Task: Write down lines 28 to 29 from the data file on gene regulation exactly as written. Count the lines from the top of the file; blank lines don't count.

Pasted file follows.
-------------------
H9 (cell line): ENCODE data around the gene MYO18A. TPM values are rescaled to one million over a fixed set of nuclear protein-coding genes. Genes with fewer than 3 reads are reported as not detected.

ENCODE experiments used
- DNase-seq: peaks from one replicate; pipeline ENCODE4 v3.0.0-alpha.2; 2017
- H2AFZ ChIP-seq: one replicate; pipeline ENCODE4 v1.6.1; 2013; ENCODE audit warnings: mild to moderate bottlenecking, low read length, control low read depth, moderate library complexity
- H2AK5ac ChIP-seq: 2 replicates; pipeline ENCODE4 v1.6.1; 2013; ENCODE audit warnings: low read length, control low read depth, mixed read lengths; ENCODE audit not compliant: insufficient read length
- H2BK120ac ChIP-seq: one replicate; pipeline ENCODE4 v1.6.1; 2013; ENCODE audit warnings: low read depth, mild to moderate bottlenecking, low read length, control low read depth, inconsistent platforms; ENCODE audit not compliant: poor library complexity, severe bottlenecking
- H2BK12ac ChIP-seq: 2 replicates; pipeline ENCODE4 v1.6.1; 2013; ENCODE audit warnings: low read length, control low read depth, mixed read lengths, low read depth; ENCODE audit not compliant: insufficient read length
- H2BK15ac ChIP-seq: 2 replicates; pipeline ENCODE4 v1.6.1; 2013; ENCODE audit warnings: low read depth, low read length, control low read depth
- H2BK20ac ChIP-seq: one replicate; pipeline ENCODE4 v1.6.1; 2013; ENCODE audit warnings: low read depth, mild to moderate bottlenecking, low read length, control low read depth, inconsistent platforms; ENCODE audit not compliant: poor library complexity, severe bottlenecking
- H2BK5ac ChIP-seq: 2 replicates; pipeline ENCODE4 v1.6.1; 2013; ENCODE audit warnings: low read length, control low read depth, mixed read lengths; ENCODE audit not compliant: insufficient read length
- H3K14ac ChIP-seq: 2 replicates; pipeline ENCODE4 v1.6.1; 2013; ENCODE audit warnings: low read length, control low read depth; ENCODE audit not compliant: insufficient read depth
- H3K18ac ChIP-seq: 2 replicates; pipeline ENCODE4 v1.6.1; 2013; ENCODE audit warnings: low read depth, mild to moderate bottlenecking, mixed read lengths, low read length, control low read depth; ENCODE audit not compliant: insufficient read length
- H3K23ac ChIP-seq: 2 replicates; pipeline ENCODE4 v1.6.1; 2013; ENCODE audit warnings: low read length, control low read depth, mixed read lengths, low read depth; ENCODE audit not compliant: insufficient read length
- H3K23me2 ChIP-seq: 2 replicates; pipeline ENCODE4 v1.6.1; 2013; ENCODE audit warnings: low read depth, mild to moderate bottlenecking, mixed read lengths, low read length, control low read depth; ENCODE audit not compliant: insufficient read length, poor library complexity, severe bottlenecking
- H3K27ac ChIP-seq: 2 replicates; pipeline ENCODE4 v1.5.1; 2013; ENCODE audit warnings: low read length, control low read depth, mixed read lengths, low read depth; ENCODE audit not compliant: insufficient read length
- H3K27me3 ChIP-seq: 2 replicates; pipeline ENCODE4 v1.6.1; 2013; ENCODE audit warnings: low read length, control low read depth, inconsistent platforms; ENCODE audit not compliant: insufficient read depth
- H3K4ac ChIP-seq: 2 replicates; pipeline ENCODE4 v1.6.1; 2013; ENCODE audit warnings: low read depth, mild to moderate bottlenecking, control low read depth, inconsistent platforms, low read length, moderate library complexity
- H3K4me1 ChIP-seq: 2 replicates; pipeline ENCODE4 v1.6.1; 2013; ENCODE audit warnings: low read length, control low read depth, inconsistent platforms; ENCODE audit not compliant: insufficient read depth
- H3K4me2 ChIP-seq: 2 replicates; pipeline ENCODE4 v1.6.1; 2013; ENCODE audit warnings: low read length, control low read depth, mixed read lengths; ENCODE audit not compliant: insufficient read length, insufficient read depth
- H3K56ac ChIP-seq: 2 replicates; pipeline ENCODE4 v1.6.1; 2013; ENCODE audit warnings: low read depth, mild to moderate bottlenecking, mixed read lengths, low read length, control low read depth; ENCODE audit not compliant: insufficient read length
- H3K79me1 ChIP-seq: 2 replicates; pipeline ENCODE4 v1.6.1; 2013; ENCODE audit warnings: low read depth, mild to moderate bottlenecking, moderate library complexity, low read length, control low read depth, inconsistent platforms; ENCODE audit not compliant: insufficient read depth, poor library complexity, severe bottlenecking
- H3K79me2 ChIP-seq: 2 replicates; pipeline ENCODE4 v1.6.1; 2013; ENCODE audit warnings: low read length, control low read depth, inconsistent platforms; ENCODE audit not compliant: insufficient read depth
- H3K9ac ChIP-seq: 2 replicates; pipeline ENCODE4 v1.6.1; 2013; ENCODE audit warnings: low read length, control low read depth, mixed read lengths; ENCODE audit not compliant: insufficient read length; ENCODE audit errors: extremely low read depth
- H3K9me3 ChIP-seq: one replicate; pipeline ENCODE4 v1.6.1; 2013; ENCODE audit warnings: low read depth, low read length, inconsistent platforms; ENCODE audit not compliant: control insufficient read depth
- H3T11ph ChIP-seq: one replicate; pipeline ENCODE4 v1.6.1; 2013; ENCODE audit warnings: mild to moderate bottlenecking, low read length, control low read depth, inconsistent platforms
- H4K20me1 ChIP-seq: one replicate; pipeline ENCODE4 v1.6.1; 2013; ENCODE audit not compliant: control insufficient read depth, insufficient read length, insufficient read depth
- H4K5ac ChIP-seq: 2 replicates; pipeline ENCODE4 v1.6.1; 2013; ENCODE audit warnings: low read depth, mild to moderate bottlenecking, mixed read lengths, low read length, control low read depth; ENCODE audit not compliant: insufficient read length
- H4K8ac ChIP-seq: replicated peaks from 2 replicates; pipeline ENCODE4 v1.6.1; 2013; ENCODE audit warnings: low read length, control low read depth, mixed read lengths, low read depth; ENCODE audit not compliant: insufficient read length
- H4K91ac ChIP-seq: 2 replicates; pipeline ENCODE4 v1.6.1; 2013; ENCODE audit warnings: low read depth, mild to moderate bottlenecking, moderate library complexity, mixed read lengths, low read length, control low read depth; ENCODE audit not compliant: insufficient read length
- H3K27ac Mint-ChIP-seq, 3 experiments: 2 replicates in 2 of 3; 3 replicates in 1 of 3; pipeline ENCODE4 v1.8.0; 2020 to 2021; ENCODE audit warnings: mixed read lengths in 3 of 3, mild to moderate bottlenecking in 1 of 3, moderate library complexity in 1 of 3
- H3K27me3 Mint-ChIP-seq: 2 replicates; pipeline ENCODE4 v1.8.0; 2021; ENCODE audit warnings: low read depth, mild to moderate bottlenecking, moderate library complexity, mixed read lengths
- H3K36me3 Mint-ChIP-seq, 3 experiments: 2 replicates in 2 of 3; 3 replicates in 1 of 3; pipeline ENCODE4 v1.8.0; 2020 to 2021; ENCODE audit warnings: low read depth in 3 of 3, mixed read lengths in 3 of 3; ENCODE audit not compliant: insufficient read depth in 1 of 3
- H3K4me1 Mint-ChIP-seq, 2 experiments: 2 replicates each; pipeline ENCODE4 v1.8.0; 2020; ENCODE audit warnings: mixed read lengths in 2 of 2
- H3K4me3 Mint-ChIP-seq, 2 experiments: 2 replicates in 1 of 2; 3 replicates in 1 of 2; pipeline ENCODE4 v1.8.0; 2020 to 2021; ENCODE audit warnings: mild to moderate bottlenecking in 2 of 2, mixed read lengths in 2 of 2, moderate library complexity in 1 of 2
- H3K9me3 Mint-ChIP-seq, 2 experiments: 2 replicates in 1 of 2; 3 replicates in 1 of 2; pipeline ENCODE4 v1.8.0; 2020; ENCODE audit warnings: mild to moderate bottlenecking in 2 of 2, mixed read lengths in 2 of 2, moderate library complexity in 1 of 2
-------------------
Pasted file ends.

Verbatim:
- H4K8ac ChIP-seq: replicated peaks from 2 replicates; pipeline ENCODE4 v1.6.1; 2013; ENCODE audit warnings: low read length, control low read depth, mixed read lengths, low read depth; ENCODE audit not compliant: insufficient read length
- H4K91ac ChIP-seq: 2 replicates; pipeline ENCODE4 v1.6.1; 2013; ENCODE audit warnings: low read depth, mild to moderate bottlenecking, moderate library complexity, mixed read lengths, low read length, control low read depth; ENCODE audit not compliant: insufficient read length